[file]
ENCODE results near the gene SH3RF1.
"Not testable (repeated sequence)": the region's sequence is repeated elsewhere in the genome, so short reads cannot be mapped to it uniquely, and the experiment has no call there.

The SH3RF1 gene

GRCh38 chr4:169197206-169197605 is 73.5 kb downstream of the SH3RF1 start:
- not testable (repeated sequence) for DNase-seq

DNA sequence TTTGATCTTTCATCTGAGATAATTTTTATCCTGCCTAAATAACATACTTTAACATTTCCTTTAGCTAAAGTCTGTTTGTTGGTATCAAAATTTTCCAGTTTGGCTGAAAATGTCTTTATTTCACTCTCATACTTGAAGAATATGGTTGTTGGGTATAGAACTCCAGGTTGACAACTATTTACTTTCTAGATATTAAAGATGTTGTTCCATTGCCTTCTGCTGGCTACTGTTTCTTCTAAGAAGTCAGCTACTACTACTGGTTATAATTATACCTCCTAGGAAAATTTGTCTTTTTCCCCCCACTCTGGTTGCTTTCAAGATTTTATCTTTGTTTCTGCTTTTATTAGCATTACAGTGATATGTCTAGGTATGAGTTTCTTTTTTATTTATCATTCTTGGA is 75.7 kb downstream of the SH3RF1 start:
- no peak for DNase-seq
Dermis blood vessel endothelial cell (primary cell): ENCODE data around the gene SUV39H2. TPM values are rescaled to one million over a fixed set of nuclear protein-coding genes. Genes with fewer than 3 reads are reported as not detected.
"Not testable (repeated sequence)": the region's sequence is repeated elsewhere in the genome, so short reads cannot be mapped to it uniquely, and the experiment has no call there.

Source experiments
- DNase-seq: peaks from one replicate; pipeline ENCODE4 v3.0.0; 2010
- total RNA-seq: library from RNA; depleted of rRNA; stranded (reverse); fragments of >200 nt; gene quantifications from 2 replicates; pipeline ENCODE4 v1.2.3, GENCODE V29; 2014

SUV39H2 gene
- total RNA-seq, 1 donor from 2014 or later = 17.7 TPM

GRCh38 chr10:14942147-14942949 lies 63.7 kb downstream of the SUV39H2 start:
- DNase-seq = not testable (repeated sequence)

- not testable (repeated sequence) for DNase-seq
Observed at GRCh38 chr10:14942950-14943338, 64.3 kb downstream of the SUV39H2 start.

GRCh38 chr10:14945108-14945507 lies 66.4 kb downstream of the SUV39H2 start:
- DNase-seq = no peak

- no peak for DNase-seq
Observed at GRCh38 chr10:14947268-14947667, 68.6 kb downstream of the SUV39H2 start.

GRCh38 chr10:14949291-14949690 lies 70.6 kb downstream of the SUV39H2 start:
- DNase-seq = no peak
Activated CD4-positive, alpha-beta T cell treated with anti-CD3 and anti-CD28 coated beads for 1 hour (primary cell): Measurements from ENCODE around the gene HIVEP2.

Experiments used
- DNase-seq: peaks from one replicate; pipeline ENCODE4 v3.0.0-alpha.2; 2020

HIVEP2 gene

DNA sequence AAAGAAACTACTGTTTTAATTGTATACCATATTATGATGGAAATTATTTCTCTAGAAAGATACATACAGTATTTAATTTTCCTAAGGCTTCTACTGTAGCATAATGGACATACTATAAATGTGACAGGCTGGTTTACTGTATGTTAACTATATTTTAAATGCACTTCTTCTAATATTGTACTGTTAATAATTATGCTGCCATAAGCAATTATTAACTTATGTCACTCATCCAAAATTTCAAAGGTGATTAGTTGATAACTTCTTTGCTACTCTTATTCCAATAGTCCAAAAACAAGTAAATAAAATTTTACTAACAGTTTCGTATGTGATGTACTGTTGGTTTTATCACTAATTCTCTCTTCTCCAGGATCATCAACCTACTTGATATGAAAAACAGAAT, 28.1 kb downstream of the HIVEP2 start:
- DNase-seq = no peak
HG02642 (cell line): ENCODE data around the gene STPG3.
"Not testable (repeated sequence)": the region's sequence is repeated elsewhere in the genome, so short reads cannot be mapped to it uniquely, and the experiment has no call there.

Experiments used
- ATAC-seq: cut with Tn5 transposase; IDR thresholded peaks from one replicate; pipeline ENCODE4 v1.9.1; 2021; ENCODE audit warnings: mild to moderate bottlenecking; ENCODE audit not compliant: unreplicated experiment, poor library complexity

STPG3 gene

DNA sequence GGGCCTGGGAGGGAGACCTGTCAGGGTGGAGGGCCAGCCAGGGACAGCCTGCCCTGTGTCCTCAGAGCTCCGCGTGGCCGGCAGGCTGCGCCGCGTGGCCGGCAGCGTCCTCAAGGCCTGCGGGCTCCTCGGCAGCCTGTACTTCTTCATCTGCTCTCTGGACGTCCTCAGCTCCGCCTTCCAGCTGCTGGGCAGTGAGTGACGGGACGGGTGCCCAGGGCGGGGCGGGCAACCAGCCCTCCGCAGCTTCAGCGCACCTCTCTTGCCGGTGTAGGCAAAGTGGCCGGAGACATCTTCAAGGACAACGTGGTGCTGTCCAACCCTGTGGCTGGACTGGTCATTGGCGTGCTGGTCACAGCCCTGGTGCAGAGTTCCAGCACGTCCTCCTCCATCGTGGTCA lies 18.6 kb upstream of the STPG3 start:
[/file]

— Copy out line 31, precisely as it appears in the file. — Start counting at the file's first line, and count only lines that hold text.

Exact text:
HG02642 (cell line): ENCODE data around the gene STPG3.